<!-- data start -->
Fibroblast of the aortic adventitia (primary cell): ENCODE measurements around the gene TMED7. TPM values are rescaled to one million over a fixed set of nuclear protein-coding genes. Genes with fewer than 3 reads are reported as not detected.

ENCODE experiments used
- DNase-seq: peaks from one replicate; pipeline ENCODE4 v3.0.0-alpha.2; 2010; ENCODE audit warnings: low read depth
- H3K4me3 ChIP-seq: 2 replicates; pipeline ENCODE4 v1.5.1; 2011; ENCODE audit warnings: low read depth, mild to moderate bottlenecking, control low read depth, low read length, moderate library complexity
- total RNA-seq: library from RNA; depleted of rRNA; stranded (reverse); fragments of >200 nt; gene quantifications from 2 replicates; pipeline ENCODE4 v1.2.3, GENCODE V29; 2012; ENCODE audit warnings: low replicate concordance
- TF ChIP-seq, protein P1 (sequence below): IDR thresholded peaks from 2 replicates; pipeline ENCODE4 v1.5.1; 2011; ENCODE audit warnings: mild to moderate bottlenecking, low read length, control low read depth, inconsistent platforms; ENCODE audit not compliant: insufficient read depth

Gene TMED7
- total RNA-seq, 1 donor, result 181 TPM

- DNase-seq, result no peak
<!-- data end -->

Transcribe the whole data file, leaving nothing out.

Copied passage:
Fibroblast of the aortic adventitia (primary cell): ENCODE measurements around the gene TMED7. TPM values are rescaled to one million over a fixed set of nuclear protein-coding genes. Genes with fewer than 3 reads are reported as not detected.

ENCODE experiments used
- DNase-seq: peaks from one replicate; pipeline ENCODE4 v3.0.0-alpha.2; 2010; ENCODE audit warnings: low read depth
- H3K4me3 ChIP-seq: 2 replicates; pipeline ENCODE4 v1.5.1; 2011; ENCODE audit warnings: low read depth, mild to moderate bottlenecking, control low read depth, low read length, moderate library complexity
- total RNA-seq: library from RNA; depleted of rRNA; stranded (reverse); fragments of >200 nt; gene quantifications from 2 replicates; pipeline ENCODE4 v1.2.3, GENCODE V29; 2012; ENCODE audit warnings: low replicate concordance
- TF ChIP-seq, protein P1 (sequence below): IDR thresholded peaks from 2 replicates; pipeline ENCODE4 v1.5.1; 2011; ENCODE audit warnings: mild to moderate bottlenecking, low read length, control low read depth, inconsistent platforms; ENCODE audit not compliant: insufficient read depth

Gene TMED7
- total RNA-seq, 1 donor, result 181 TPM

- DNase-seq, result no peak